Les affamés is at times sharply (if darkly) comic, and its characters’ conduct dizzyingly ordinary despite extraordinary circumstances. The relationship between Bonin and his pal Vézina (Didier Lucien) at the film’s open is a jolting indicator of these tonally shifting conditions. The two exhibit the fervent rapport of teenage delinquents hunting stray rodents for target practice, but moments into their Wild West pantomime, they realize the progression of the zombie epidemic is much worse than they imagined: in an eerie, off-speed sequence, Vézina is bitten, leading to an emotionally affecting exchange in the back of Bonin’s pickup truck. Together, the two friends lament lost opportunities to share their true feelings with family, friends, and secret objects of affection—complete with one last healthy dose of fraternal razzing—while Vézina lays dying.
The anguish doesn’t end there: facing the reality of the impending reanimation of his slain friend’s body, Bonin tasks another survivor with the pre-emptive violent maiming of Vézina’s corpse. It’s a harsh go, one that Bonin bears with reactive fidelity (at least for the moment before the next crisis demands his attention) and one that his other living companions will endure later as well. The changing conditions of morality are on display as the living juggle competing human instincts in the face of mortal danger, and Aubert offers a close examination of the psychological disavowals necessary to follow through with hostile actions carried out in the name of safety and sovereignty.
The script’s nuance extends to its interpretation of the living dead. In a further departure from convention, Aubert gives the zombies a rich culture and community of their own. In the downtime punctuating new member-recruitment drives, “the ravenous” exhibit a strange preoccupation with the artifacts and worship rituals of the living, actively crafting a towering altar of chairs and observing their handiwork in a trancelike state. The makeshift structure embodies an empty monument to materiality at the point when it’s clear to both Aubert’s characters and his audience that content of character is king.
The small-town setting is undoubtedly atmospheric, but it holds thematic weight too. Aubert relocates typical horror tropes to an idyllic natural setting where naturalism is inextricably tied to notions of home, origin, and family. Ruralism and contention with the natural world are typically the result of urban displacement in apocalyptic scenarios, but the fact that the rural environment is lived-in, familiar terrain for all involved raises the stakes: the neighbourly familiarity that informs many of their interactions is a fact of small-town Canadian life, and the characters’ command of the space thrills with the pacing of a primetime Western. The apocalyptic condition plays here as a perversion of natural order, the unsettling power of the uncanny especially vivid amidst the garishness of the greenery.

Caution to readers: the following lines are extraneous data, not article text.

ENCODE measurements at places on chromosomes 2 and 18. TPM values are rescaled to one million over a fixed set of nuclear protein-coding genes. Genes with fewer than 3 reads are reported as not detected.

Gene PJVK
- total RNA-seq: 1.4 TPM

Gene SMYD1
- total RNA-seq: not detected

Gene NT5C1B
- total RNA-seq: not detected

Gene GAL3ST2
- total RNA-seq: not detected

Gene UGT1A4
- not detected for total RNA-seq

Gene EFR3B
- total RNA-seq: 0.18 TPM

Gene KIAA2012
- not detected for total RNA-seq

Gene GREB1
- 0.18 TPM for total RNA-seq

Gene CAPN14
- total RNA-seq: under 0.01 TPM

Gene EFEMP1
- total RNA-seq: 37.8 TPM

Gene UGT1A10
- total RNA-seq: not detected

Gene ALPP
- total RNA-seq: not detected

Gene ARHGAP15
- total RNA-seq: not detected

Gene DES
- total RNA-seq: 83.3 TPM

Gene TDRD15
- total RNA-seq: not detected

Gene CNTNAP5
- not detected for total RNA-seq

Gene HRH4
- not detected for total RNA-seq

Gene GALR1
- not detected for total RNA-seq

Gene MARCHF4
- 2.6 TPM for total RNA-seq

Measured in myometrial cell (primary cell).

Les affamés’ spry invocation of frontier politics proposes critical considerations of sovereignty discourse, land-title defence, and cultural dominance. The setting is powerfully allusive in the wake of Québécois separatist social politics, rendering cultural epidemiological concerns physically visceral. The wood-panelled, brass-knobbed homes acutely convey notions of the familial and the domestic in a near-literal conjuring of in-our-backyard invasion rhetoric. Interestingly, Aubert complicates decidedly white Québécois sovereignty narratives with the conspicuous early inclusion of the endearing and exceedingly virtuous protagonist Vézina, who is black. As is somewhat humorously custom to the genre, he’s the first to perish with a legacy dangling somewhere between canary in the coal mine and Magical Negro. The narrative decision is a brilliant indicator of generic reference, but those privy to the xenophobic state-sanctioned violence and Indigenous erasure tacitly attendant to sovereigntist rhetoric may rightly wonder: in this white Québécois nationalist milieu, what does it mean, here, when the black guy dies first?
For diligent viewers who watch through until the end of the credits, Aubert hides a colourful surprise: his camera surveys the towering altar of chairs once again, but this time trains in slowly on a parrot, anomalously and haphazardly perched on a top rail. The bird’s aesthetic excess seems absurd and even vain amidst the contextual ruins, a heavy-handed extension of Aubert’s commentary on excess and materiality. That Aubert tucks his showy imagery at the very end of the film’s runtime, long after the expected exodus of viewers, is perhaps an invocation of another classically Canadian characteristic: bashful pride. Multiple national honours later, and still: c’est la vie.